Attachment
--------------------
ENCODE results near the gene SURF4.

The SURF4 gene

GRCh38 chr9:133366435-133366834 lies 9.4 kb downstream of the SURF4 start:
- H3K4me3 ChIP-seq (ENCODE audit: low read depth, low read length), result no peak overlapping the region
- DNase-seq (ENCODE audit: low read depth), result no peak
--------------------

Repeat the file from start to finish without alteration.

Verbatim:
ENCODE results near the gene SURF4.

The SURF4 gene

GRCh38 chr9:133366435-133366834 lies 9.4 kb downstream of the SURF4 start:
- H3K4me3 ChIP-seq (ENCODE audit: low read depth, low read length), result no peak overlapping the region
- DNase-seq (ENCODE audit: low read depth), result no peak